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195 Lee mas

by each rotor, thus there is a maximum velocity v max and Ω max . From v max , F max can be determined. The constraint on the rate of the thrust i.e. W max implies that ˙ F max exists and is a function of the vehicle attitude (R) linked by Equation 17. Hence through Equation 19, the instantaneous constraints on the control input u can be obtained. Therefore, the state and input constraints are dependent on R, T and v of the vehicle. **To** the best knowledge of the authors, there is no published work on the solution **to** the state and input constraints MPC problem that are state dependent. However, a solution **to** the linearisation of nonlinear MPC with state dependent input constraints has been proposed in (Simon et al. (2013); Deng et al. (2009)). This paper uses unconstrained inputs and states in order **to** have real- **time** solution. In addition, these input constraints are dependent on the maximum voltage of the battery through Equation 10 that is two levels down in the hierarchy. This enables the complete removal of the constraints on the MPC control input u and state x thereby transforming the problem into an unconstrained MPC problem.

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8 Lee mas

This paper illustrates the methodology **to** develop a real **time** object oriented tool (RTOOT) destined **to** design and implement SFC based applications by means of an object oriented virtual engineering environment, the HP-VEE. Arrangement of proposed RTOOT consists in developing a library which comprises a set of user objects capable **for** implementing the mathematical **model** of sequential function charts on the basis of Petri Nets, being IEC 1131-3 standard language compliance [4]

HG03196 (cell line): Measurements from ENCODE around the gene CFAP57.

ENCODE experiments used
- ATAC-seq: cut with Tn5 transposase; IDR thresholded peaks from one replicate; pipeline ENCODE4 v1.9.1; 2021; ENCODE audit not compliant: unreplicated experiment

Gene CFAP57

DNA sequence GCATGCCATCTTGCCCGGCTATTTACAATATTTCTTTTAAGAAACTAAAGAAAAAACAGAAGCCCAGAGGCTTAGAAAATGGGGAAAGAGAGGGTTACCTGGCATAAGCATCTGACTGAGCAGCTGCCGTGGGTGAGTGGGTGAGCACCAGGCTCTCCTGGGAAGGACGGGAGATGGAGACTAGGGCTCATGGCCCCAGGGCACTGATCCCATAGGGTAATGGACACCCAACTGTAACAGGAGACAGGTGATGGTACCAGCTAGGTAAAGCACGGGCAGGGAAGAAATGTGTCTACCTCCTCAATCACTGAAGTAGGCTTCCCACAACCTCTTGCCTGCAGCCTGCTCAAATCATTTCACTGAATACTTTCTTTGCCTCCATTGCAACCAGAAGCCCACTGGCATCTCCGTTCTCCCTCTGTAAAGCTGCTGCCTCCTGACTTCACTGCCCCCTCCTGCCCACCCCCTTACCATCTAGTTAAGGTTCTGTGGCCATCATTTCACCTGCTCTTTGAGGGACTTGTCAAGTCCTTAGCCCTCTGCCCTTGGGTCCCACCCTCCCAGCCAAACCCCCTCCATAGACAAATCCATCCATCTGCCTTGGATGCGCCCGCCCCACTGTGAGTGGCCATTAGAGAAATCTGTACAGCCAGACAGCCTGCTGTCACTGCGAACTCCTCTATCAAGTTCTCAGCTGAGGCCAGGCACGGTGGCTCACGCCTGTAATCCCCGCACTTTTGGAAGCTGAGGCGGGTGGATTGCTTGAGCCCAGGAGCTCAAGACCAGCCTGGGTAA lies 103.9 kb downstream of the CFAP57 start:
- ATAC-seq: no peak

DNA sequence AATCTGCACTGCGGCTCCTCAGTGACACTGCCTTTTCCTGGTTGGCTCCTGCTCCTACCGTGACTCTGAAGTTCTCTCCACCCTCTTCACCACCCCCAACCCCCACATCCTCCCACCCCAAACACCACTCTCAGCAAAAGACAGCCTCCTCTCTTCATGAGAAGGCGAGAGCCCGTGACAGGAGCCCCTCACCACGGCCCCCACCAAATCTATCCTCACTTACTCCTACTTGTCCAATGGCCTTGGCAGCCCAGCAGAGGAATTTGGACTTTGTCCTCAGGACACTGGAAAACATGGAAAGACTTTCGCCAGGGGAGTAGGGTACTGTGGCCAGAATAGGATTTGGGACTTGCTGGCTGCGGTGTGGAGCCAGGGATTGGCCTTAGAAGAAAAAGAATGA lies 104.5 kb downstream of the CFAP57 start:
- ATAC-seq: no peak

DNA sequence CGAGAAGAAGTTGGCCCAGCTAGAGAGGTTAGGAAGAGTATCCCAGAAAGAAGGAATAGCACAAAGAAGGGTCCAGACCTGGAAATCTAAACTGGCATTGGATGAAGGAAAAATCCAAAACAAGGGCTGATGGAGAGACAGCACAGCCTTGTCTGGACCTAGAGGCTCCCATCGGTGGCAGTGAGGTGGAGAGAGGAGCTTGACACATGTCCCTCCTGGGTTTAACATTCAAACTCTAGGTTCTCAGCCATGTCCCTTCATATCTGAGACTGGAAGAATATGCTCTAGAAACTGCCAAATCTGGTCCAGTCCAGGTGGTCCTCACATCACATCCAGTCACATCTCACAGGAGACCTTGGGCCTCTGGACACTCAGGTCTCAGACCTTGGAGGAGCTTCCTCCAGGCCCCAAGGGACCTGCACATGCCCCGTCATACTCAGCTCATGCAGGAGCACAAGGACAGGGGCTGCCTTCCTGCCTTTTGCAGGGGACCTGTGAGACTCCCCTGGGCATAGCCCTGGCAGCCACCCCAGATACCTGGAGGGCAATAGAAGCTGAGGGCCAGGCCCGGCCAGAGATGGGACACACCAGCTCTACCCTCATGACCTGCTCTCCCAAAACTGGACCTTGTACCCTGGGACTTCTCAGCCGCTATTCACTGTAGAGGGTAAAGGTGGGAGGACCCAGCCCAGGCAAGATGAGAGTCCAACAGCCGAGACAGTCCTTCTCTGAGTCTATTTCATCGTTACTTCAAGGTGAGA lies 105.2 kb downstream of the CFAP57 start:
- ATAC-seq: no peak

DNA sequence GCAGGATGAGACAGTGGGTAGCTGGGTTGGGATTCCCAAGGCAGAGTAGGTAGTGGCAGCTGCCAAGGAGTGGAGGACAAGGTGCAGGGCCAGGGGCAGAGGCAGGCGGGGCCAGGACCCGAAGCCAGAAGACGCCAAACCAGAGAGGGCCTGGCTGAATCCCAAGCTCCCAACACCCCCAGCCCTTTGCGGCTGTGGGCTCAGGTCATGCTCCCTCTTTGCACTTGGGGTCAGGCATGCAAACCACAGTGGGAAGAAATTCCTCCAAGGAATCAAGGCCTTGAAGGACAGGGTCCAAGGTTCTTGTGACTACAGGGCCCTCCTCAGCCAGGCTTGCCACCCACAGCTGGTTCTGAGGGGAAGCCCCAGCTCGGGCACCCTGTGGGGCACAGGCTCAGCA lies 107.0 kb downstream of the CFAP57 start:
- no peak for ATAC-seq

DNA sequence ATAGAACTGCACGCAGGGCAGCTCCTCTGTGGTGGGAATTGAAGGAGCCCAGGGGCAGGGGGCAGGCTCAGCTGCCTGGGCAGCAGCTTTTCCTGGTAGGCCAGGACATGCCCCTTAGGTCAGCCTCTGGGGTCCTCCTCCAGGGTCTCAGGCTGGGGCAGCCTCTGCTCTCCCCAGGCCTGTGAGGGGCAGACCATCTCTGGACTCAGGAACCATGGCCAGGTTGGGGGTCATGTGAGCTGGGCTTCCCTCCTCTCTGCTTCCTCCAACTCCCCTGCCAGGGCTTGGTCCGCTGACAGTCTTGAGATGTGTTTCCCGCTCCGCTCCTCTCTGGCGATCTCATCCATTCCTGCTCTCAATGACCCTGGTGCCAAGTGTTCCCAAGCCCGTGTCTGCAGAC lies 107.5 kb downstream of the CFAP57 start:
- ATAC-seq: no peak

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relevance of the spatial component within the heritage elements **to** the forefront. When dea- ling with protected natural sites, the value is typically embedded in the place itself that is protected. Characteristics that make a place naturally valuable are inherently attached **to** their geographical location, and cannot be set apart from each other. A hill, a lagoon or a marshy area, are all natural features that can- not be protected separately from the place where they are located. Rather than being loca- ted somewhere, natural places are best descri- bed as locations in themselves. This could also be the case with cultural entities. Indeed, the relevance of location and place in the characte- rization of cultural features has long been claimed in such disciplines as Cultural Geo- graphy (**for** instance Claval 1995), Anthropo- logy (see Tuan 1974; or Ingold 2000) or Landscape Archaeology (**for** instance David and Thomas 2008) **to** name but a few. However, in Heritage Management, locations have been traditionally disregarded as merely contextual, and even circumstantial, attributes of objects and features. When describing cultural featu- res, such as buildings or sites, heritage experts tend **to** focus on the formal characteristics, with the spatial dimension constituting just another attribute, rather than a property. Cu- rrently, in terms of preservation, heritage ele- ments are sometimes preserved by removing them from their places of origin. Dealing with the two proposed categories of spatial objects (legal and cultural), allows us **to** make the dif- ferent nature of both aspects explicit and **to** make clear the need **for** a different process of reasoning in their creation.

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82 Lee mas

Correspondence should be addressed **to** Momiao Xiong; momiao.xiong@uth.tmc.edu Received 4 December 2014; Accepted 16 February 2015
Academic Editor: Ernesto Picardi